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Fentanyl Detox & Treatment in Nova Scotia

The Current State with Fentanyl in Nova Scotia

Fentanyl is an ongoing problem all throughout the Maritimes and in Nova Scotia, in 2018, there was a story of a two-year-old toddler who was witnessed to a fentanyl overdose. Multiple people were found using drugs in the residence, which was cocaine that was laced with fentanyl. Many stories like this happen all throughout the Maritimes, and there is a growing concern for fentanyl abuse overdose in the province. The summer music festival in Nova Scotia sees thousands of people come through, and there is a concern that fentanyl would be a problem, and young people would be using drugs laced with fentanyl. Professionals working in the field of addiction and those who operate the needle-exchange programs were concerned that fentanyl was being found in cocaine and other illicit street drugs. Earlier in the spring of 2018, there were six non-fatal overdoses because of opioids, which all took place in one weekend. The Nova Scotia Health Authority had reported that in the first week of June in 2018, there were three people treated for overdose because of fentanyl. The growing concern for recreational drug users dying from a fentanyl overdose has caused many people in the field to ensure the proper education and prevention are made available. Organizers of music festivals are concerned that fentanyl will be found in the drugs that festival goers are taking. Many of the music festivals in the Maritimes are ensuring that professional paramedics are available with naloxone kits to help people who may be overdosing on fentanyl. In 2017, the RCMP laid 10 fentanyl-related charges against suspects, which was significantly up from 2015. Fentanyl is 100 times more powerful than morphine, and is being illegally produced and smuggled into Canada.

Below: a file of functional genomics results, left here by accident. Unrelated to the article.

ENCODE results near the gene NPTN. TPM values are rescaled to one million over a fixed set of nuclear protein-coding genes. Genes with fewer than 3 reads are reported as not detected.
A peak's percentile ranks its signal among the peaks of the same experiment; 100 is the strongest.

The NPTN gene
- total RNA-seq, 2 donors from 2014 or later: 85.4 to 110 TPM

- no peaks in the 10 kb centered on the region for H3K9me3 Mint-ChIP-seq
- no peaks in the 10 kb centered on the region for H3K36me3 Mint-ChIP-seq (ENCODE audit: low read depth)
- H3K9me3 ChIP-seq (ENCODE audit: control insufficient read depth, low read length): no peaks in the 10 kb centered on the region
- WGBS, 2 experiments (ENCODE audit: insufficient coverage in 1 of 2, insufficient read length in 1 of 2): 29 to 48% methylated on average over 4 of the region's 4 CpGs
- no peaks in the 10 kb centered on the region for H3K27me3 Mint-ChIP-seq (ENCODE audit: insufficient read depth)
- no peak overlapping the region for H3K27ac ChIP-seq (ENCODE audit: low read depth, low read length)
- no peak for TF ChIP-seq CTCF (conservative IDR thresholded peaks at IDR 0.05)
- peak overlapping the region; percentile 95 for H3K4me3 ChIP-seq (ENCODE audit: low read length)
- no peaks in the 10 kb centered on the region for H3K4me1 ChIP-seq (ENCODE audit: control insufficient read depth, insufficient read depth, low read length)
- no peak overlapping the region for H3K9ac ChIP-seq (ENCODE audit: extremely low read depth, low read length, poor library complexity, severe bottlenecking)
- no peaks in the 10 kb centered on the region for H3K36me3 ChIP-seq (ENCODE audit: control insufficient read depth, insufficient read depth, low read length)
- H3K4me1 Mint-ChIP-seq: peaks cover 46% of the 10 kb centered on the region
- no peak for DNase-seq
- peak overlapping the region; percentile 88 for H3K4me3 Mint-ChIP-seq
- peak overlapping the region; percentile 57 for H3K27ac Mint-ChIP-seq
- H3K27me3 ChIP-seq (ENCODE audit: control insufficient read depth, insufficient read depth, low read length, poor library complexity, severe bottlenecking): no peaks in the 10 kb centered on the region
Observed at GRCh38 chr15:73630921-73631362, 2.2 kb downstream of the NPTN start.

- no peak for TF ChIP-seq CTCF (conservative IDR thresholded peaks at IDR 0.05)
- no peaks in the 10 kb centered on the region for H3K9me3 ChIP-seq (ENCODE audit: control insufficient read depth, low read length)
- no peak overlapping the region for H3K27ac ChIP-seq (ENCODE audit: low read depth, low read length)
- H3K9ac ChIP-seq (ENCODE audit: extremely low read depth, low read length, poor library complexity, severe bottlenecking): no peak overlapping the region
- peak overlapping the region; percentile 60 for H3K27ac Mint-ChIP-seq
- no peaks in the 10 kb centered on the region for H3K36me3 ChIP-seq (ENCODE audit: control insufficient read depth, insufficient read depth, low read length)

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Why are recreational drugs being cut with fentanyl?

Common recreation drugs are being cut with fentanyl for trafficking purposes and to ensure people can become addicted to fentanyl. Fake oxy’s are common throughout much of Canada and in the Maritimes, and these are pills that look like OxyContin, but are laced with fentanyl. Cutting pills is especially dangerous because an addict or drug user will never know what they are taking and if there is a dose of fentanyl in the tablet. Fentanyl can be mixed into anything, tablets, powder, liquid, blotter paper, and in drugs that are used intravenously. Many drug users, and dealers will obtain illicit fentanyl from stealing other people’s prescriptions, or breaking into pharmacies, or directly importing drugs from China, which is where much of the non-pharmaceutical fentanyl is being produced. Pharmaceutical fentanyl is commonly used to treat pain, and this is done for chronic pain sufferers, and people who may be struggling with cancer. Non-pharmaceutical fentanyl is far more potent, and the dose can be unpredictable, and this is one of the primary reasons why drug users overdose. The RCMP and local police continually monitor drugs being smuggled into the province, and are constantly making arrests and charging individuals with fentanyl-related charges. Many people in the province are unaware about how dangerous fentanyl is, and these drugs are a serious problem, especially among youth in the province.